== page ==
Table 1 Results (number of related publications) of the search terms using which relate to COVID-19 and melatonin

Melatonin and sepsis

While SARS-CoV-2 infections are generally thought of as a pulmonary issue, the consequences of this infection transcend the respiratory system. Ultimately, this disease becomes systemic with the development of severe sepsis or septic shock leading to multiple organ failure which is the condition that commonly leads to death of SARS-CoV-2-infected patients. Sepsis can occur as a consequence of a viral, bacterial, or fungal infection and, from a pathophysiological perspective, the damage to multiple organs leading to their failure and death of the patient has the same cause, i.e., the cytokine storm and hyperinflammation with extensive oxidative damage [17, 31,32,33]. Due to is potent antioxidant and anti-inflammatory effects, melatonin has frequently been proposed for use to overcome the cytokine storm in virus-related infections [34, 35], including that caused by SARS-CoV-2 [36,37,38]) (Fig. 1).

Fig. 1
figure 1

The actions of melatonin that contribute to the ability of this ubiquitously distributed molecule in reducing the severity of a SARS-CoV-2 infection. HIF-1α = hypoxia-inducible factor 1 alpha; M1 = pro-inflammatory macrophage; M2 = anti-inflammatory macrophage; mtDNA = mitochondrial DNA; NF-ҝB = nuclear factor kappa B; Nrf2 = transcription factor NF-E2 p45 transcription factor; PLA2 = phospholipase A2; RNS = reactive nitrogen species; ROS = reactive oxygen species; SOD2 = superoxide dismutase 2. Pointed arrow = stimulation; blunt arrows = inhibition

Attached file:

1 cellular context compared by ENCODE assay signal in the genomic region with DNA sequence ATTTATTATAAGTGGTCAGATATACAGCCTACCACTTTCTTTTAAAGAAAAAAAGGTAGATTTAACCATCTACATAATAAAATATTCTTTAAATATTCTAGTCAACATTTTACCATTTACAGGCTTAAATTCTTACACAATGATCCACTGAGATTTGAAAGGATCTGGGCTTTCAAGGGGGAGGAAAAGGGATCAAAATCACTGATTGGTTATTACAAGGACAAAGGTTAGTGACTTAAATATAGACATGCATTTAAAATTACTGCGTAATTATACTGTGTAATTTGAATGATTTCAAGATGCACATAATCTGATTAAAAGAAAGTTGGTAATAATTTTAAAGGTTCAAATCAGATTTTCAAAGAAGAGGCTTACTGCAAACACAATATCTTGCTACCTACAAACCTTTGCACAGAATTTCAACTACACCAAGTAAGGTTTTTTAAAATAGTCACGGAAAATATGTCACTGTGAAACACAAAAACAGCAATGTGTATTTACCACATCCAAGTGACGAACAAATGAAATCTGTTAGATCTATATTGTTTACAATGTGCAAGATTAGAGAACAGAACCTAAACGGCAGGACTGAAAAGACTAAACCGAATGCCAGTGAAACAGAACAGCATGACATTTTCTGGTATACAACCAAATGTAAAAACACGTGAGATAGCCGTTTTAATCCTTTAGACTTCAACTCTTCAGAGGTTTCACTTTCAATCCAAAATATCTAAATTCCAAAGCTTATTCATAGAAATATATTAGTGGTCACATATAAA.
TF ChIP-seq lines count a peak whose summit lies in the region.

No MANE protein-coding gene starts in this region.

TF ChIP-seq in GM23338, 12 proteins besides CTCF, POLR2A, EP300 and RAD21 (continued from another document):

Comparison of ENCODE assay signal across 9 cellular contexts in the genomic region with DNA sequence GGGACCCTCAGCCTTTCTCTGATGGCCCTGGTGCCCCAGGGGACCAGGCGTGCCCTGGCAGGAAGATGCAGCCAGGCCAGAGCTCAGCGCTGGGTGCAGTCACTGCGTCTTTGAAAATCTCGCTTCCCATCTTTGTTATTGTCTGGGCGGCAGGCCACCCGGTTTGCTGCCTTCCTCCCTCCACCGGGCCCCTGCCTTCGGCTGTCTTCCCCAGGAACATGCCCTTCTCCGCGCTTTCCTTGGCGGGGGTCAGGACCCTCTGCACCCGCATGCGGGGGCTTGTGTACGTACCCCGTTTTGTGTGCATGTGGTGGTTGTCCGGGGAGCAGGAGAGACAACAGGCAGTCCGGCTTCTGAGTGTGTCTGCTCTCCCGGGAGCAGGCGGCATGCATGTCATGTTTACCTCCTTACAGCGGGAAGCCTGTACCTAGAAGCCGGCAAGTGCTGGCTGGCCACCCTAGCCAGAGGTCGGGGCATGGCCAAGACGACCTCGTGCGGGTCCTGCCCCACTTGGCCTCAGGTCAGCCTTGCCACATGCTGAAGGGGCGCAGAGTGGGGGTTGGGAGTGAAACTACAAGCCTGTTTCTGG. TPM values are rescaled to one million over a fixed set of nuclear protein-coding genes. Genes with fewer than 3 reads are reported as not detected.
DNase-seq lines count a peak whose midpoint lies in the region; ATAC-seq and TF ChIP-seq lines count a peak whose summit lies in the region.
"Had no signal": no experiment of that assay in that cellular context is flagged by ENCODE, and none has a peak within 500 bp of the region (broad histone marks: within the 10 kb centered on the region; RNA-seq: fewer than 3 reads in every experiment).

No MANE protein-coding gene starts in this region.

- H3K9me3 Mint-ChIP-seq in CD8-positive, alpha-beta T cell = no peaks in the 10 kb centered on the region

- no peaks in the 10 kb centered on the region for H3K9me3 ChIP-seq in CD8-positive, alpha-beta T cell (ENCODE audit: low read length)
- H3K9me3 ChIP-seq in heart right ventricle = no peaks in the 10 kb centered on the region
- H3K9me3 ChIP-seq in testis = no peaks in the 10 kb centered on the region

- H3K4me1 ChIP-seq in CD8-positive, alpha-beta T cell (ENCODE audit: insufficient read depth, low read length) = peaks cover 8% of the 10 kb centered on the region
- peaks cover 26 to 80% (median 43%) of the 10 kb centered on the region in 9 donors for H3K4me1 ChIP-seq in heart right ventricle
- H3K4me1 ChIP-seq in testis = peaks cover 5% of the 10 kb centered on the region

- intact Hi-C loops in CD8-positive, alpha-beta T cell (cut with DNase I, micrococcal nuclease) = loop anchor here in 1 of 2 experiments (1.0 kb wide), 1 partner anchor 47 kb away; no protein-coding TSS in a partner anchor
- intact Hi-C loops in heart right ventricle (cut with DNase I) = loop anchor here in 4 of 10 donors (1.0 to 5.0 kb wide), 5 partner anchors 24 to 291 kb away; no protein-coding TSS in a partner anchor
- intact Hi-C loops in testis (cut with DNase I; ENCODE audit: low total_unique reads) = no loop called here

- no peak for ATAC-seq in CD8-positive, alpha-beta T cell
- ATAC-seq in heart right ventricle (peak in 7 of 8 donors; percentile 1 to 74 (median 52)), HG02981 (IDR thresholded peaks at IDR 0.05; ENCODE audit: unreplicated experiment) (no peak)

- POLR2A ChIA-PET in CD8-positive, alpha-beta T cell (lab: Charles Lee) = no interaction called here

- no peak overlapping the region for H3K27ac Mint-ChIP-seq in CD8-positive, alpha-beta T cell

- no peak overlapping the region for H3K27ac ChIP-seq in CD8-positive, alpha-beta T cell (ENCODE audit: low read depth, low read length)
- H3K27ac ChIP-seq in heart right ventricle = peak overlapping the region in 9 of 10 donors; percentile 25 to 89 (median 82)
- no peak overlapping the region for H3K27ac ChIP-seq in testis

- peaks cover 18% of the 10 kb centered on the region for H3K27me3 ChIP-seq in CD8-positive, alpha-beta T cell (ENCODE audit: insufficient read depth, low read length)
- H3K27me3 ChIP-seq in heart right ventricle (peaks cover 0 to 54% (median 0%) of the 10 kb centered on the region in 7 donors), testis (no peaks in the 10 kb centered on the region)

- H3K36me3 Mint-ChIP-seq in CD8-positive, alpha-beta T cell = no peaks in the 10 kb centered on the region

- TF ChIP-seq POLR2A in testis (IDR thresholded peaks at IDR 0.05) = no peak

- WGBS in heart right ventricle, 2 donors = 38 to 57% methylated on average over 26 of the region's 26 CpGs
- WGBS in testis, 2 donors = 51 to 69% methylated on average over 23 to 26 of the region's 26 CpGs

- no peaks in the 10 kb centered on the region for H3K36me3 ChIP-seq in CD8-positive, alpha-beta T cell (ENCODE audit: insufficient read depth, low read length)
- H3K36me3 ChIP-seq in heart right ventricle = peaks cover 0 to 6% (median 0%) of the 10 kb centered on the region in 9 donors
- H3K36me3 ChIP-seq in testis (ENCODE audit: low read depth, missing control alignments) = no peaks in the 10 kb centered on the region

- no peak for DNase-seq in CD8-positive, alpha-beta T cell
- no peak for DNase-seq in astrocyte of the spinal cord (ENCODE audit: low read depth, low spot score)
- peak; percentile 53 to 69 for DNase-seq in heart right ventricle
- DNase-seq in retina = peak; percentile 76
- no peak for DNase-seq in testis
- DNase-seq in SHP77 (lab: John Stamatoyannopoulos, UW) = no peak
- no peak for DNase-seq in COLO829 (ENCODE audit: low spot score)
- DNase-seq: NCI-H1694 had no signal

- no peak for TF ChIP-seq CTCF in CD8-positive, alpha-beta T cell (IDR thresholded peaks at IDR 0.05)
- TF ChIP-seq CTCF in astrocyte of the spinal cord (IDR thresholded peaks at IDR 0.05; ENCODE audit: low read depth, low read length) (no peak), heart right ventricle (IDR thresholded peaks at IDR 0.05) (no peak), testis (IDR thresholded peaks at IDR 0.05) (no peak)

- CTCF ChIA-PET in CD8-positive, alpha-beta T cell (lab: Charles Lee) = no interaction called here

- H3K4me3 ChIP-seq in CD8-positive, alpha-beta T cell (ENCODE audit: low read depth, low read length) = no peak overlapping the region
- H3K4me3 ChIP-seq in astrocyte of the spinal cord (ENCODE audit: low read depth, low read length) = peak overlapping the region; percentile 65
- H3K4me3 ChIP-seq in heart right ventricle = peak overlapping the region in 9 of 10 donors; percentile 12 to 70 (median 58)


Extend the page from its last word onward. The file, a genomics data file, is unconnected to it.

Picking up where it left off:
In bacteria-related sepsis as well, melatonin is an effective prophylactic agent [39, 40]. Importantly, melatonin prevented the death of premature newborn humans suffering from severe bacterial sepsis or septic shock [41] and melatonin has been suggested for use in individuals suffering from other serious bacterial infections, including necrotizing fasciitis [42, 43]. Recently, elevated levels of endogenous melatonin were found to correlate with the ability to resist brucellosis infection [44]. As observed by Snider et al. [45] in COVID-19-infected patients, excessive blood levels of sPLA2-IIA (a toxic phospholipase; see below) due to a bacterial infection are consequential in causing lung surfactant changes culminating in acute lung injury [46].